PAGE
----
Pinched Nerve Symptoms
by Melissa Martin
A pinched nerve occurs when pressure from surrounding tissues inhibits the normal function of a nerve. Improper posture, repetitive hand movements and osteoarthritis are common causes. Any area of the body can be affected by a pinched nerve.
Numbness and Tingling
A feeling of numbness in the affected area is a common symptom of a pinched nerve. Tingling sensations may also occur and hands and feet may feel as though they have "fallen asleep."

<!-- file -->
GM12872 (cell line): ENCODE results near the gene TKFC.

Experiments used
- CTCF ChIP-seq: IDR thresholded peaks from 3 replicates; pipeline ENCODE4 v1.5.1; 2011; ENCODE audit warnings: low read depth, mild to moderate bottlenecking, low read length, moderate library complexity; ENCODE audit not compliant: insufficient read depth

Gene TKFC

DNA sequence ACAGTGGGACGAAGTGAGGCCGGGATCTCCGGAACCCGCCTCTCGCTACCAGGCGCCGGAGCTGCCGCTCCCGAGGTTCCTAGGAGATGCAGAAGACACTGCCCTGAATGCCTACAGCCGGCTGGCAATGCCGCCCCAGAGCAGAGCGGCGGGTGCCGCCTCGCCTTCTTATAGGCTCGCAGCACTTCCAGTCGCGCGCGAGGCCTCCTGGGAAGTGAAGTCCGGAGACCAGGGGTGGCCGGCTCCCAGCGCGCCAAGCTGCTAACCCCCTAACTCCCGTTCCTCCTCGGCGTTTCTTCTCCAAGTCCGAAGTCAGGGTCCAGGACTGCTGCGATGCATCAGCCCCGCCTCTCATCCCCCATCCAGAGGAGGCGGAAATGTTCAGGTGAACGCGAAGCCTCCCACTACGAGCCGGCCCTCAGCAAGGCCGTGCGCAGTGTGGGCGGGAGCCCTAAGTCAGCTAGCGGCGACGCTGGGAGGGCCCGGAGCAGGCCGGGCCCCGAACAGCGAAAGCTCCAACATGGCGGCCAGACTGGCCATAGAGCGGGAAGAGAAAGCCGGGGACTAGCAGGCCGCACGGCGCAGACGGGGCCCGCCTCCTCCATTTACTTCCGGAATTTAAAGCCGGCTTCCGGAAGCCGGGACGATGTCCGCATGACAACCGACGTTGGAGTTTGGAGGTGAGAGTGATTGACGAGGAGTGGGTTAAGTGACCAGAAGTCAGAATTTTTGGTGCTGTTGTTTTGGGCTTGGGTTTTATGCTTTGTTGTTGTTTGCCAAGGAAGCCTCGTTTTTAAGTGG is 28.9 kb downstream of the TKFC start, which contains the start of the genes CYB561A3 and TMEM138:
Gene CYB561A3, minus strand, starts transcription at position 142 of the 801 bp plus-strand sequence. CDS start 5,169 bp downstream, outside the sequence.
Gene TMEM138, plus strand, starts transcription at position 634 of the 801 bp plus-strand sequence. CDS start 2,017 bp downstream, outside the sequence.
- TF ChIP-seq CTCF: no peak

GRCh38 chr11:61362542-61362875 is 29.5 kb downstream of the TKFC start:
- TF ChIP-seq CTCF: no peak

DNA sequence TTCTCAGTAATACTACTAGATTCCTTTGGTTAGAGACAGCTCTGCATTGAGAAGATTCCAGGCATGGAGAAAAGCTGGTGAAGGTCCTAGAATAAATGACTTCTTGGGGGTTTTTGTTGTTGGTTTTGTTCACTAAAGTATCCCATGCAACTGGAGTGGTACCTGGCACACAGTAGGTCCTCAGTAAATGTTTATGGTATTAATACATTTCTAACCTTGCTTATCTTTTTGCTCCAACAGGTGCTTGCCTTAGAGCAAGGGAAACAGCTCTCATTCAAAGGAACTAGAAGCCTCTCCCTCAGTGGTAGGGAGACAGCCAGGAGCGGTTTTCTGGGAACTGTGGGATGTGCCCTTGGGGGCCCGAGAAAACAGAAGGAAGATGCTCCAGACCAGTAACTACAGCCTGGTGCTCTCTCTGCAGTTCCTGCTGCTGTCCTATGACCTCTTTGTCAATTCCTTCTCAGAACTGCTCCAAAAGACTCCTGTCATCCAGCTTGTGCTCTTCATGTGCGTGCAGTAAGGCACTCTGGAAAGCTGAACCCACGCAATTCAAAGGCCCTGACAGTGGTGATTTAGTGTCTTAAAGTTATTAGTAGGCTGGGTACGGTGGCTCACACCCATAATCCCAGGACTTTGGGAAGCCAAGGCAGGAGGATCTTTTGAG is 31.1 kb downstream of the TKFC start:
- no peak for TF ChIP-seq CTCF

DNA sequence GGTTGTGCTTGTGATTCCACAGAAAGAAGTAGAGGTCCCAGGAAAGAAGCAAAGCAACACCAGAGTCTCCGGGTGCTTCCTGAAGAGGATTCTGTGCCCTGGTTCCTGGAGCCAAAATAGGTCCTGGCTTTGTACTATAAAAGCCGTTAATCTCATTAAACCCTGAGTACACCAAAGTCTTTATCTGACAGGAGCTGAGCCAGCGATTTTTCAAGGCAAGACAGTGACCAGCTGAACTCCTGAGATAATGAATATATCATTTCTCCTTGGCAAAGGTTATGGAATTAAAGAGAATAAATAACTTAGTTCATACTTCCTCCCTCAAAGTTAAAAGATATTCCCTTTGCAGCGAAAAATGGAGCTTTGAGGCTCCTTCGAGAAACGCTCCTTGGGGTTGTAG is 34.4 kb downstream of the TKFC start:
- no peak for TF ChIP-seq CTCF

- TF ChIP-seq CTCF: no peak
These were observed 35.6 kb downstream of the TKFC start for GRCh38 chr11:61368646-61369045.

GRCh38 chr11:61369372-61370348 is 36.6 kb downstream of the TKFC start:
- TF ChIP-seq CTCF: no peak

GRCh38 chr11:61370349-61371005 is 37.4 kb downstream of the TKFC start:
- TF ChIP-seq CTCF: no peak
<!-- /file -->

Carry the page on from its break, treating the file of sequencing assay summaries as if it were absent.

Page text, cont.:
Pain is often sharp or burning and tends to radiate outward. If the pinched nerve affects the spinal cord, coughing and sneezing may intensify pain.
A pinched nerve often results in muscle weakness and twitching near the affected area.
The most common treatment for a pinched nerve is rest. Over-the-counter anti-inflammatory medications may be taken to relieve pain. A doctor may recommend wearing a splint or collar for certain injuries.
If pain continues for more than a few weeks, physical therapy may be recommended to stretch and strengthen muscles. In some cases, surgery to remove pressure from the nerve may be necessary.